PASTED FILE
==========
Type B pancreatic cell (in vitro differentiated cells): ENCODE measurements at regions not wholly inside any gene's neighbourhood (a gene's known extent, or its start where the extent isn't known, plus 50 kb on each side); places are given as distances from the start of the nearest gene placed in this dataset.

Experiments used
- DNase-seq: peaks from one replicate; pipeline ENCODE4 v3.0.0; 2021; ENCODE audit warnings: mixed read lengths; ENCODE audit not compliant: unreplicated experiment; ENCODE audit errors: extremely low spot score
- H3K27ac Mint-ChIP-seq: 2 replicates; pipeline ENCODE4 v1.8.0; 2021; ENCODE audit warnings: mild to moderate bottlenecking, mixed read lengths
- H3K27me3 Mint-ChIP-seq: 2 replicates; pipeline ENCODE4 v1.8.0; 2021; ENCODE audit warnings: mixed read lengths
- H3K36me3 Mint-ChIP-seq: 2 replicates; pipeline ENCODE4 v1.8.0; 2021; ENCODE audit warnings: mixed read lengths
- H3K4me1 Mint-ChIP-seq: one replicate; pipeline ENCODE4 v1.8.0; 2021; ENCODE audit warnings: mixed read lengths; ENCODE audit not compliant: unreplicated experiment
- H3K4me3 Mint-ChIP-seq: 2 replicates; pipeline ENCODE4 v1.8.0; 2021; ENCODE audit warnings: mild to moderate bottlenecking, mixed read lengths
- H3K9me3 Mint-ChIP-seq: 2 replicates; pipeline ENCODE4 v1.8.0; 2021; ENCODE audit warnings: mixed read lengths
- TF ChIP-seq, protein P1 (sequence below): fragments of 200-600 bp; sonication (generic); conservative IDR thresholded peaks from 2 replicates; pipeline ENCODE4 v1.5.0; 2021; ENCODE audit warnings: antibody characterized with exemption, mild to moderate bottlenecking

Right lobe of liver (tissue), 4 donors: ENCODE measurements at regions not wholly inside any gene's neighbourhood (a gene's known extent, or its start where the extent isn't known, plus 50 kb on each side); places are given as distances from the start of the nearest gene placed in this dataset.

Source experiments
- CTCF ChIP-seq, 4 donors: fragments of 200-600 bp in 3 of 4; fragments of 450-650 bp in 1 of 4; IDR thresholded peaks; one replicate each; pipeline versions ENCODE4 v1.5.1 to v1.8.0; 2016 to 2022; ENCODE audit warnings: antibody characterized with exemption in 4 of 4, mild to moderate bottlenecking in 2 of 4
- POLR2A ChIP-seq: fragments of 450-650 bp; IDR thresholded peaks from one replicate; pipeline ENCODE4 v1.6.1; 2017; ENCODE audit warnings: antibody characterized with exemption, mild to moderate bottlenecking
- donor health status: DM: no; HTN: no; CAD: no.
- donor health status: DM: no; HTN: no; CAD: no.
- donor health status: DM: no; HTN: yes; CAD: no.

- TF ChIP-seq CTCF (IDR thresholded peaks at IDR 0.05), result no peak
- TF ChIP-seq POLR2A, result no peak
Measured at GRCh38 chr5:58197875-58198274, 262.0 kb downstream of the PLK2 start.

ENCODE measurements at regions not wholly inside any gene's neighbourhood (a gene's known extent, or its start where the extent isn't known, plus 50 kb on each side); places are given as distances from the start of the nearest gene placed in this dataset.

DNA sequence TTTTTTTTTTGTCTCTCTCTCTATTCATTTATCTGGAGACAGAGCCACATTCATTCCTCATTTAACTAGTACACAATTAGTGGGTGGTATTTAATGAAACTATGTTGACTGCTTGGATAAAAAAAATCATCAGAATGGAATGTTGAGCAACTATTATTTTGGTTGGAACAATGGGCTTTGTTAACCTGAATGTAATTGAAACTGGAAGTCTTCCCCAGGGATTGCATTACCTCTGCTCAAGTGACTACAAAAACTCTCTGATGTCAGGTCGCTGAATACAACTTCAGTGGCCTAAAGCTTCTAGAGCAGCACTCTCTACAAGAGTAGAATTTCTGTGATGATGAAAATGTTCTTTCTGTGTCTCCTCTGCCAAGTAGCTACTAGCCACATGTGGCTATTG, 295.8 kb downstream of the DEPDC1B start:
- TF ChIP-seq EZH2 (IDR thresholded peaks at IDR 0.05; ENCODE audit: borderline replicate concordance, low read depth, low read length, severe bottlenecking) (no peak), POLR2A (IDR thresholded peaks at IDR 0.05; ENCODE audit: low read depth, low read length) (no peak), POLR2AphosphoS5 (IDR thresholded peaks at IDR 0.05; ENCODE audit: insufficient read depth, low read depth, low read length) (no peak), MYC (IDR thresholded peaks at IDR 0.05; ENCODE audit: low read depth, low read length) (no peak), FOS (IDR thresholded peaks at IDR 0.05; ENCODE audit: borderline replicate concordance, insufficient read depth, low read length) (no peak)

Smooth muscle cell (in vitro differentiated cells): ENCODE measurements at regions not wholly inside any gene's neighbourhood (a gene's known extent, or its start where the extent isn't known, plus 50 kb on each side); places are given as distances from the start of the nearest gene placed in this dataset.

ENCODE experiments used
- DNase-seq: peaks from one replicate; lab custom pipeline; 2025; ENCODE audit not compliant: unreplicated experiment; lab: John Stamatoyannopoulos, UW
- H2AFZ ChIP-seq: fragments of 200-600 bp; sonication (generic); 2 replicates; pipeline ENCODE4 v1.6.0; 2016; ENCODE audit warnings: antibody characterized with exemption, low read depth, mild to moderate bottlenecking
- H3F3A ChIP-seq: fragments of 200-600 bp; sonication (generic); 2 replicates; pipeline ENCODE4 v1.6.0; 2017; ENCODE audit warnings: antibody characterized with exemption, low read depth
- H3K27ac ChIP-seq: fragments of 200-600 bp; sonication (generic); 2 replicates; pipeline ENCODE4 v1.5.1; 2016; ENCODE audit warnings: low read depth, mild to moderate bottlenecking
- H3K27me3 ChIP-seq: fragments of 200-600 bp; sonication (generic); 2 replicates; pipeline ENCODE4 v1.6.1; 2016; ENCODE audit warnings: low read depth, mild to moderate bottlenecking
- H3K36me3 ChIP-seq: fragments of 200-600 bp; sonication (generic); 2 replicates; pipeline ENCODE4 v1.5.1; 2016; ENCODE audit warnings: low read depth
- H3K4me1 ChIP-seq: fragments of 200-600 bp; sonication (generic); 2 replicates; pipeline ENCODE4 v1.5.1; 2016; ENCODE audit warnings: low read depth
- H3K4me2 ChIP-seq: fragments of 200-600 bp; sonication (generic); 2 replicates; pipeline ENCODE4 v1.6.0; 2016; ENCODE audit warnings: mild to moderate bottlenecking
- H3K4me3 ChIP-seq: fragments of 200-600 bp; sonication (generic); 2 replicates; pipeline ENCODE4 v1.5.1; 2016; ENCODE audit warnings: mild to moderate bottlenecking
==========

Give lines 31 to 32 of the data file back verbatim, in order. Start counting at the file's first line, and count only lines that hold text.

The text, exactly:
- H3K36me3 ChIP-seq: fragments of 200-600 bp; sonication (generic); 2 replicates; pipeline ENCODE4 v1.5.1; 2016; ENCODE audit warnings: low read depth
- H3K4me1 ChIP-seq: fragments of 200-600 bp; sonication (generic); 2 replicates; pipeline ENCODE4 v1.5.1; 2016; ENCODE audit warnings: low read depth